I was actually digging around for digital copies of the Moomin books by Tove Jansson but instead stumbled upon this treasure trove.
- The inclusion of a child in each image and the use of direct address (“ты”) in every text personalizes the narrative: the book strays away from the dryness and objective detachment usually associated with information booklets, but instead is designed to be experienced in an interactive, almost immersive way. The child reader is primed to identify himself with the child depicted in the book, follow his journey throughout the pages, and imagine himself on a tour with an elder, who takes him around to meet various Commissars and explains with direct, familial terms: “here’s what this Commissar is doing for you.” The simple, rhythmic language of the texts evokes children’s songs or chants with catchy rhymes and cheerful tones, contrary to the dry, technical language found in some other children’s books in this collection (such as “Bread Factory”), so that the book would be comprehensible to young (even pre-school) children, to read alone, in groups, or with family members, presumably out aloud or even recited.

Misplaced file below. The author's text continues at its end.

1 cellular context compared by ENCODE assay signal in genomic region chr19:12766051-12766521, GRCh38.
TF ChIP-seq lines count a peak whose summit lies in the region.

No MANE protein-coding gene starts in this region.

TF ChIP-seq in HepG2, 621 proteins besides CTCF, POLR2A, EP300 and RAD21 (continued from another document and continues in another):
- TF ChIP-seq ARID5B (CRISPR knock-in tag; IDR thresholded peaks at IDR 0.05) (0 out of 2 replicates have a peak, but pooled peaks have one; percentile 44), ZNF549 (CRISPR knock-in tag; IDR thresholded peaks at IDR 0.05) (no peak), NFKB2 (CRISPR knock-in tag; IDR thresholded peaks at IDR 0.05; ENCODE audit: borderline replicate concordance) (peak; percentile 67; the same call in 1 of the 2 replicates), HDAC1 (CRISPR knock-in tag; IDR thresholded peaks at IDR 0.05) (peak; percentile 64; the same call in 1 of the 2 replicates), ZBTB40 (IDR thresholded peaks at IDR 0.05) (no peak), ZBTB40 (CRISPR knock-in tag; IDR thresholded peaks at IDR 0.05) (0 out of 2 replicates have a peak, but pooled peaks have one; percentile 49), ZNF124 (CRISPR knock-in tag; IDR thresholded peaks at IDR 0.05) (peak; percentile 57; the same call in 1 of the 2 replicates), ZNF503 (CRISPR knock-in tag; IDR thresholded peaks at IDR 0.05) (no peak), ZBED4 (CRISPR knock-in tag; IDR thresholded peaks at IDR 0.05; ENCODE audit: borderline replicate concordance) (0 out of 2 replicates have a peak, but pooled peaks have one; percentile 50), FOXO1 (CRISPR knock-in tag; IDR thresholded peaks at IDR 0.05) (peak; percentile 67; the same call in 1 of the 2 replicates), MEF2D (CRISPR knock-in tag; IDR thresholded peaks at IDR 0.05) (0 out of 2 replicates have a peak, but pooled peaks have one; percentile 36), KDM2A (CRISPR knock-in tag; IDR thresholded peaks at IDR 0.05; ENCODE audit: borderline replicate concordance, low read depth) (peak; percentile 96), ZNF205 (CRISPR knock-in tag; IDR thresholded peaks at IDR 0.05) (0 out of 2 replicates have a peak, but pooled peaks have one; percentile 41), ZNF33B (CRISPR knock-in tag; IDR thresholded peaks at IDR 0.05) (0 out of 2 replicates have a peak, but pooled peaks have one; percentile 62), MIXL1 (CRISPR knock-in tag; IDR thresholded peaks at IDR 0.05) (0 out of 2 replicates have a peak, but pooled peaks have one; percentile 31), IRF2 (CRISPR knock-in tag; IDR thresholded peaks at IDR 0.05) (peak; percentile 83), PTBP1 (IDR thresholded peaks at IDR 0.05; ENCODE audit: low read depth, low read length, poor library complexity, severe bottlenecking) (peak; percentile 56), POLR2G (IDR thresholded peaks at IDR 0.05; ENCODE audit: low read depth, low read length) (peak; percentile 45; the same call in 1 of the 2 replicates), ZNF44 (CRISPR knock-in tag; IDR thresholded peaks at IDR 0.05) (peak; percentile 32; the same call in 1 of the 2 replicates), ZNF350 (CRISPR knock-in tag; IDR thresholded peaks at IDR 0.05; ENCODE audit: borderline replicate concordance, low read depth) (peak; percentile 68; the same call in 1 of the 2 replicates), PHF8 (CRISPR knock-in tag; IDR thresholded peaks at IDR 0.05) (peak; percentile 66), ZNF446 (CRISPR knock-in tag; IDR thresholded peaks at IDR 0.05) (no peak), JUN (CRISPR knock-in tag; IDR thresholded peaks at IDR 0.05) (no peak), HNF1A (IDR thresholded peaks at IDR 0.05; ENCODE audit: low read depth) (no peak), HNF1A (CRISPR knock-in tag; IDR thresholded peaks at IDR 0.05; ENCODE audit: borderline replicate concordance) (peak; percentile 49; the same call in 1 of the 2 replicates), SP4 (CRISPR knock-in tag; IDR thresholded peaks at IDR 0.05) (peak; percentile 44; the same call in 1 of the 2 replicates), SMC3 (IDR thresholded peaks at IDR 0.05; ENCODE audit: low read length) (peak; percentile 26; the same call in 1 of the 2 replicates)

- Many of these commissars from early years of the Soviet Union later opposed the party majority organized by Stalin, and were persecuted for their alleged conspiracy with the Trotskyist opposition groups. Amongst the fourteen Commissars listed above, six were executed (Alexander Smirnov, Vasily Schmidt, Ivan Smirnov, Yan Rudzutak, Lev Kamenev, and Alexey Rykov), two were killed in labor camps (Grigory Sokolnikov and Mikhail Frunze), one committed suicide (Dmitry Kursky), and one fled overseas (Aron Sheinman – fittingly the Commissar for Foreign Trade).